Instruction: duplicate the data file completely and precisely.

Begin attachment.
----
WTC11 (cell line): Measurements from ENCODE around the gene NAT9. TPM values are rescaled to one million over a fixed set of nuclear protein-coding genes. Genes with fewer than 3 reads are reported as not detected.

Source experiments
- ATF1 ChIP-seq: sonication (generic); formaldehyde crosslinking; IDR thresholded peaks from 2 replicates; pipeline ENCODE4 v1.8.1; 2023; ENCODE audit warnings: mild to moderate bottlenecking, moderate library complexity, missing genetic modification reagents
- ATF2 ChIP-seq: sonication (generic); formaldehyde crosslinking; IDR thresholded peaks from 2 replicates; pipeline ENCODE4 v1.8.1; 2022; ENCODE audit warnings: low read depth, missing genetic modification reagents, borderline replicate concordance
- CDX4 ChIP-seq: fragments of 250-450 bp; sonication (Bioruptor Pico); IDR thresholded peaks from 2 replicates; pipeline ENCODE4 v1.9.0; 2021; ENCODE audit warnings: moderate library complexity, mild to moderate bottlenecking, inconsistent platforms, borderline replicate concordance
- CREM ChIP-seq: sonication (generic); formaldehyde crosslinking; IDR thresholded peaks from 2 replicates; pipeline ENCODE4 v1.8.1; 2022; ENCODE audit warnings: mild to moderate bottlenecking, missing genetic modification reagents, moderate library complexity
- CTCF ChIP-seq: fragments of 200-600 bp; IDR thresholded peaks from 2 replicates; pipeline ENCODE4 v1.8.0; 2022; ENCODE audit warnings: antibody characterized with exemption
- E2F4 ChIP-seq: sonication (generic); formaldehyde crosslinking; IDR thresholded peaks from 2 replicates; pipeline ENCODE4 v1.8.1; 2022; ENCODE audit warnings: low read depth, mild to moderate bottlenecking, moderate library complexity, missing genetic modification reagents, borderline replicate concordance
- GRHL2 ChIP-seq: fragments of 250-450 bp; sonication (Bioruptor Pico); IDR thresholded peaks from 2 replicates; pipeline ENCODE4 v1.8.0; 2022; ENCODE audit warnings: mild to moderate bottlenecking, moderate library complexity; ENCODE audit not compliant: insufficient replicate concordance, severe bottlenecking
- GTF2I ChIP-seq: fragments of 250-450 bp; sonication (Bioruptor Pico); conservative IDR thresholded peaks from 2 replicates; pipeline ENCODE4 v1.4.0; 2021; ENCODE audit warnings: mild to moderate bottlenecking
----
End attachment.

WTC11 (cell line): Measurements from ENCODE around the gene NAT9. TPM values are rescaled to one million over a fixed set of nuclear protein-coding genes. Genes with fewer than 3 reads are reported as not detected.

Source experiments
- ATF1 ChIP-seq: sonication (generic); formaldehyde crosslinking; IDR thresholded peaks from 2 replicates; pipeline ENCODE4 v1.8.1; 2023; ENCODE audit warnings: mild to moderate bottlenecking, moderate library complexity, missing genetic modification reagents
- ATF2 ChIP-seq: sonication (generic); formaldehyde crosslinking; IDR thresholded peaks from 2 replicates; pipeline ENCODE4 v1.8.1; 2022; ENCODE audit warnings: low read depth, missing genetic modification reagents, borderline replicate concordance
- CDX4 ChIP-seq: fragments of 250-450 bp; sonication (Bioruptor Pico); IDR thresholded peaks from 2 replicates; pipeline ENCODE4 v1.9.0; 2021; ENCODE audit warnings: moderate library complexity, mild to moderate bottlenecking, inconsistent platforms, borderline replicate concordance
- CREM ChIP-seq: sonication (generic); formaldehyde crosslinking; IDR thresholded peaks from 2 replicates; pipeline ENCODE4 v1.8.1; 2022; ENCODE audit warnings: mild to moderate bottlenecking, missing genetic modification reagents, moderate library complexity
- CTCF ChIP-seq: fragments of 200-600 bp; IDR thresholded peaks from 2 replicates; pipeline ENCODE4 v1.8.0; 2022; ENCODE audit warnings: antibody characterized with exemption
- E2F4 ChIP-seq: sonication (generic); formaldehyde crosslinking; IDR thresholded peaks from 2 replicates; pipeline ENCODE4 v1.8.1; 2022; ENCODE audit warnings: low read depth, mild to moderate bottlenecking, moderate library complexity, missing genetic modification reagents, borderline replicate concordance
- GRHL2 ChIP-seq: fragments of 250-450 bp; sonication (Bioruptor Pico); IDR thresholded peaks from 2 replicates; pipeline ENCODE4 v1.8.0; 2022; ENCODE audit warnings: mild to moderate bottlenecking, moderate library complexity; ENCODE audit not compliant: insufficient replicate concordance, severe bottlenecking
- GTF2I ChIP-seq: fragments of 250-450 bp; sonication (Bioruptor Pico); conservative IDR thresholded peaks from 2 replicates; pipeline ENCODE4 v1.4.0; 2021; ENCODE audit warnings: mild to moderate bottlenecking